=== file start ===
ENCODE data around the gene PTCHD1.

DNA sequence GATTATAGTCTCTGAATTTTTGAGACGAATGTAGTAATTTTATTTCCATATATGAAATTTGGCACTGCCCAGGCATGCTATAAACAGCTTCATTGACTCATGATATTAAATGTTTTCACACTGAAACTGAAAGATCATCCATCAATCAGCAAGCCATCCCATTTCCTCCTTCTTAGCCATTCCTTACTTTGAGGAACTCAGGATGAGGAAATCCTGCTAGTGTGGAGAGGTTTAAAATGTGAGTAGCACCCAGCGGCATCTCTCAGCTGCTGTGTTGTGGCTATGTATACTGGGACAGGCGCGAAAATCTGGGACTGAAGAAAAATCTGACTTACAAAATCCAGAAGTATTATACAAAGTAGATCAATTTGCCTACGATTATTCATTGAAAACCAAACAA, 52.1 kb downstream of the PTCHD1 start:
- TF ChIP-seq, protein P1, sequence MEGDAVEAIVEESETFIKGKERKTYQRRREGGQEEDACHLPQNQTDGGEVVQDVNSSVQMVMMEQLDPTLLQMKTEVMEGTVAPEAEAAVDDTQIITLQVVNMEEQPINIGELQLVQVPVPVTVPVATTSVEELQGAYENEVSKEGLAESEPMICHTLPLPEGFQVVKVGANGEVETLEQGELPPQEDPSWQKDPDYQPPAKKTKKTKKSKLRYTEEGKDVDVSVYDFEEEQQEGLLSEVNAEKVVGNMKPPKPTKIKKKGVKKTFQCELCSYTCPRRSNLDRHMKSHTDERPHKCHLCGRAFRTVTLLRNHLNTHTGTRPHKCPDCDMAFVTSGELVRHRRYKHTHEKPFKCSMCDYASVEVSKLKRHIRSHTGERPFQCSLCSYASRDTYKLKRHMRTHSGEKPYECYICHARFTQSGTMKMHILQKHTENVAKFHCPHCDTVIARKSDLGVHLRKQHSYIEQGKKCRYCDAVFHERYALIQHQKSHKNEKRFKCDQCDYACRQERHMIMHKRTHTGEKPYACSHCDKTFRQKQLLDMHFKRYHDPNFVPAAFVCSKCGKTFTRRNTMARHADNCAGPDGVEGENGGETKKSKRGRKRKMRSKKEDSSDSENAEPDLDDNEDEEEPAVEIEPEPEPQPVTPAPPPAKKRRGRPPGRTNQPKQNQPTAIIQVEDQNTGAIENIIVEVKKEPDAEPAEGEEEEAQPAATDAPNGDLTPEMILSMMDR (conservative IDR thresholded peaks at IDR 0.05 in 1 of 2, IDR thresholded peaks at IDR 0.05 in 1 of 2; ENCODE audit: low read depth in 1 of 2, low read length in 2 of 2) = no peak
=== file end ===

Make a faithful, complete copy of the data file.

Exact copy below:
ENCODE data around the gene PTCHD1.

DNA sequence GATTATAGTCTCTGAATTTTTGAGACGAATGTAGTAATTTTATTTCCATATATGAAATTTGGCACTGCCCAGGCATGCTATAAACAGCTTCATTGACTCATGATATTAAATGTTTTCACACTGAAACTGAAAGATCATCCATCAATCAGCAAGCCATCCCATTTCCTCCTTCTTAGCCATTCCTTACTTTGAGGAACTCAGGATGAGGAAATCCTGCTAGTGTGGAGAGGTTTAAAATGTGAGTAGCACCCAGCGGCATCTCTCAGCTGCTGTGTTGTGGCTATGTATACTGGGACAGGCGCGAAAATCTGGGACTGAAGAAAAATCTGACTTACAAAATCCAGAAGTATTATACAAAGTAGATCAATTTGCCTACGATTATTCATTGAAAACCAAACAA, 52.1 kb downstream of the PTCHD1 start:
- TF ChIP-seq, protein P1, sequence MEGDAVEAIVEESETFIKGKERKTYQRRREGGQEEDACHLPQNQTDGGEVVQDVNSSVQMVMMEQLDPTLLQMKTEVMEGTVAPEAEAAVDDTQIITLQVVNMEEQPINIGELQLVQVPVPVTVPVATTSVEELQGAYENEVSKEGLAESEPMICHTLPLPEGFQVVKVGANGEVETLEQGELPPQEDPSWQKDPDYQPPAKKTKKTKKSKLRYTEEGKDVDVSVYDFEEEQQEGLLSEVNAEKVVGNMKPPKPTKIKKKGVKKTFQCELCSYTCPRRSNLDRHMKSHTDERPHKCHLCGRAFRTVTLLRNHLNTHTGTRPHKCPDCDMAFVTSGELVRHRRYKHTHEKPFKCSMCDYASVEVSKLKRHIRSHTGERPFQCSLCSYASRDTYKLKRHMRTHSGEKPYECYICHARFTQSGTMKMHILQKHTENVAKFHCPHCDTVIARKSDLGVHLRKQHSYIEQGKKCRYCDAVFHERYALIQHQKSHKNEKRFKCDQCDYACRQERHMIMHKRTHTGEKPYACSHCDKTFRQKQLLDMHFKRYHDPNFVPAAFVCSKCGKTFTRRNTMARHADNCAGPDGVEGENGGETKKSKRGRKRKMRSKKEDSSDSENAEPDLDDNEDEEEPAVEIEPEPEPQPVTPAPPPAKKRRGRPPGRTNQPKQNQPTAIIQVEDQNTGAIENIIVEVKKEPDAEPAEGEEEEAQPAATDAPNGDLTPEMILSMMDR (conservative IDR thresholded peaks at IDR 0.05 in 1 of 2, IDR thresholded peaks at IDR 0.05 in 1 of 2; ENCODE audit: low read depth in 1 of 2, low read length in 2 of 2) = no peak